When he was based in Washington, Hanssen often spent his lunchtimes in a seedy strip-club close to the city centre. This may have not been particularly unusual, but what was unusual was the relationship Hanssen struck up with a stripper he encountered there. Hanssen spent thousands of dollars on Priscilla Galey, buying her a car and a computer and giving her a credit card in an attempt to "improve her". He even took her on a holiday to Hong Kong, the one occasion the couple may have had sex. "He just wanted me to realise that I should be closer to God," Galey, now a drug-addict and a prostitute, later told reporters. "You know, life could be better and I should not be tempting men and being in front of them naked. He wanted me to change his life."
But Hanssen saved his most obsessive behaviour for his wife, fantasising about other men watching him have sex with Bonnie. He shared these obsessions with his close friend, Jack Hoschouer, a Viet-nam veteran who had been visiting Hanssen the day he was arrested. It has since emerged that on numerous occasions, Hanssen invited Hoschouer to watch as he and Bonnie had sex. Bonnie knew nothing of the arrangement: Hanssen had set up a hidden video camera in their bedroom that allowed his friend to watch from another room.
His obsession did not end there. Hanssen posted fantasy stories about himself and his wife on the Internet. The theme was usually the same: his wife being aroused by the idea of being watched by other men. "I learnt early on that when she was sexually aroused she was stimulated greatly by situations where she might be seen naked by other men or be seen in sexual activity," Hanssen wrote in one such creation he posted on the Web.
There were secrets everywhere in Robert Hanssen's life - at work, at home, even at church. With perspective it is easy to see that such an arrangement could not persist forever. What is astonishing is that Hanssen got away with things for so long. In regard to his spying he was able to because he was careful and because the FBI was slack in its security procedures. As far back as 1990, Hanssen's brother-in-law, Mark Wauck, an FBI officer based in Chicago, warned his superiors that he suspected his in-law was spying after finding thousands of dollars in cash at Hanssen's home. The Bureau never investigated.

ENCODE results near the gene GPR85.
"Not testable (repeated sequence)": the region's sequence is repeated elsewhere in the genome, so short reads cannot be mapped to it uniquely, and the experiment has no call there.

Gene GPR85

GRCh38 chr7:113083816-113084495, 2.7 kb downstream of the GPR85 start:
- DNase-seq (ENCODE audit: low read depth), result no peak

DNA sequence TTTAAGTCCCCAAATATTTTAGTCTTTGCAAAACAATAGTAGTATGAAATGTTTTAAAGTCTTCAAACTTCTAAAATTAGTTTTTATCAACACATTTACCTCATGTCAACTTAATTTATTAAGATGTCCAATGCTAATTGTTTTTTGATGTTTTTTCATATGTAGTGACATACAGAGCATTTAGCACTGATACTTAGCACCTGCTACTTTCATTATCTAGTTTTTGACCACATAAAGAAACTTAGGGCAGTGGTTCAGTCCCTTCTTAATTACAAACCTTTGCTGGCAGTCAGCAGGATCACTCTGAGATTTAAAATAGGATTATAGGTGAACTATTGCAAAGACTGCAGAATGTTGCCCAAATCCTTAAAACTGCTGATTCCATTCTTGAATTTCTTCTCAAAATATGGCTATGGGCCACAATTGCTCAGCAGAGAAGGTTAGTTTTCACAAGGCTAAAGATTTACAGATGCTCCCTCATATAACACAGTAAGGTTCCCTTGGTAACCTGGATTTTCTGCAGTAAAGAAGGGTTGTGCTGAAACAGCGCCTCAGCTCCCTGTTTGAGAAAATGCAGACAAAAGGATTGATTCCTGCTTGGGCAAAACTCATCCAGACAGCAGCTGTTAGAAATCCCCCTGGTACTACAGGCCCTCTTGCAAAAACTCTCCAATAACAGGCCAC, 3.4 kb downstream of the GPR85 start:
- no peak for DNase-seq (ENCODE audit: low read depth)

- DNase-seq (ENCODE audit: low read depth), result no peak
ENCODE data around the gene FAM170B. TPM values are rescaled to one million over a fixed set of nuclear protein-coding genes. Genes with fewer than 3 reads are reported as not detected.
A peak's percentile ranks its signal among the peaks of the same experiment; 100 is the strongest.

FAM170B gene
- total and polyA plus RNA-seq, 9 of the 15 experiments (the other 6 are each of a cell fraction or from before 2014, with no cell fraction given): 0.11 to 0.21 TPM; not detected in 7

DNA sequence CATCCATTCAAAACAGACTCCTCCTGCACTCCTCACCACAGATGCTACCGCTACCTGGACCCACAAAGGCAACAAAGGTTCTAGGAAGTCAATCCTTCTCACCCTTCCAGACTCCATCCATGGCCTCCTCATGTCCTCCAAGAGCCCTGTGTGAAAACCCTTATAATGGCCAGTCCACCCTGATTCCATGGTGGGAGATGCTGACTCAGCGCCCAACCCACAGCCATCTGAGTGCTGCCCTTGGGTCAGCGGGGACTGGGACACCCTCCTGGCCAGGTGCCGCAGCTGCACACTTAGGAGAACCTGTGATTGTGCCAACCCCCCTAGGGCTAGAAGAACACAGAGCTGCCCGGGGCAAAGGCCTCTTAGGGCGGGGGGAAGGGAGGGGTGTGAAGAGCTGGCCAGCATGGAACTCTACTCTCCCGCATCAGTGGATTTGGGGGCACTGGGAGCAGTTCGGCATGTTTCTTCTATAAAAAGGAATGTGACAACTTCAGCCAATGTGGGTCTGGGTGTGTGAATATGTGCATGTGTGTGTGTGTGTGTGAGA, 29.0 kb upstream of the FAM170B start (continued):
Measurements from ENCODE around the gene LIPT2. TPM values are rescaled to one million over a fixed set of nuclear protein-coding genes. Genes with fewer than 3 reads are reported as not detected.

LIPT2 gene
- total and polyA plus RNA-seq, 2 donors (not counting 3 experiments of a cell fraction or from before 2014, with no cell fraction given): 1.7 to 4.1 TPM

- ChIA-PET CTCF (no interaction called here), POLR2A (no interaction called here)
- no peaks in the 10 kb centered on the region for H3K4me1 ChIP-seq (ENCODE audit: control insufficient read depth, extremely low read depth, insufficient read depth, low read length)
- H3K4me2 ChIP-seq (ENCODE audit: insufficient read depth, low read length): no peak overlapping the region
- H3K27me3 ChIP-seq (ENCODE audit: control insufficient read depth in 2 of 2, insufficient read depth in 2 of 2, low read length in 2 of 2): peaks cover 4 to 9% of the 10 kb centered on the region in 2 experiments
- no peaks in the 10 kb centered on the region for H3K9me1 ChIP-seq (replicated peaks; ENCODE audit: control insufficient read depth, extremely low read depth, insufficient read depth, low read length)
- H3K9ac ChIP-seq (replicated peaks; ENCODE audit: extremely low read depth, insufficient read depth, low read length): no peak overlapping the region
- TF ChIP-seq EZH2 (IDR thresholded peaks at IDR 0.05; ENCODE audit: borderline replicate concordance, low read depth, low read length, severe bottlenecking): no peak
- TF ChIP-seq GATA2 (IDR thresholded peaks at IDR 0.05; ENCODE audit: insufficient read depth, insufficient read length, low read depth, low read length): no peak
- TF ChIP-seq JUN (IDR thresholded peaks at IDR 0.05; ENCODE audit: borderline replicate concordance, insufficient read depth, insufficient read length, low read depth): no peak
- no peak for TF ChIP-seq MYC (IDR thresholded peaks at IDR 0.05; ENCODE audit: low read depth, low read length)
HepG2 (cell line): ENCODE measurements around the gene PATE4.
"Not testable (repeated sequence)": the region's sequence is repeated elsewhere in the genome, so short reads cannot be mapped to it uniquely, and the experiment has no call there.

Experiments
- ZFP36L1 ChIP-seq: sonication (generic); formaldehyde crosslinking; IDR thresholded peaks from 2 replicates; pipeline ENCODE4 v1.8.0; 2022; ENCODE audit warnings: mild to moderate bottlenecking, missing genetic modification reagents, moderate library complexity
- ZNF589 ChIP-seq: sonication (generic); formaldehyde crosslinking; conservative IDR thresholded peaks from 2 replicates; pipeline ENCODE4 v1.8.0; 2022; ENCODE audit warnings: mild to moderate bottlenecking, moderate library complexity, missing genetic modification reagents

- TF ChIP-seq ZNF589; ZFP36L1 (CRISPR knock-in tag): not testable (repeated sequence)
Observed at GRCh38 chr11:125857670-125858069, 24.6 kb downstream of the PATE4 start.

Hanssen was eventually caught when a US spy passed to the CIA the file the Russian's kept on him. After the CIA passed the file on to the FBI an elaborate surveillance operation, which even involved buying the property opposite Hanssen's home in Virginia, was set up in order to catch the spy red-handed. That is exactly what happened on the afternoon of 18 February last year.
The future for Hanssen is now clear - it is extremely unlikely that he will leave prison alive. For the FBI it is a matter of reviewing its errors, trying to establish where it went so badly wrong and how it might prevent a repeat of such events.
Bonnie Hanssen - who has never spoken publicly about the matter - continues to try to rebuild her life. Every day she leaves the home she once shared with Hanssen to travel to work at Oak Crest private school for girls, where her daughter is a pupil and where she teaches religion. Her friends say she has found it in her to forgive her husband, whom she often visits.
"Her perspective is this," says a close friend. "Everything that her husband did that was good, really happened. All the nights of homework, all the soccer practises, all the exam study [with the children] - he really did that.
"That is her dilemma. She loves him for everything he has been for all these years, even though she deplores the other part. She surely knows he is sick - this is clearly a major problem. That has all been very hard."…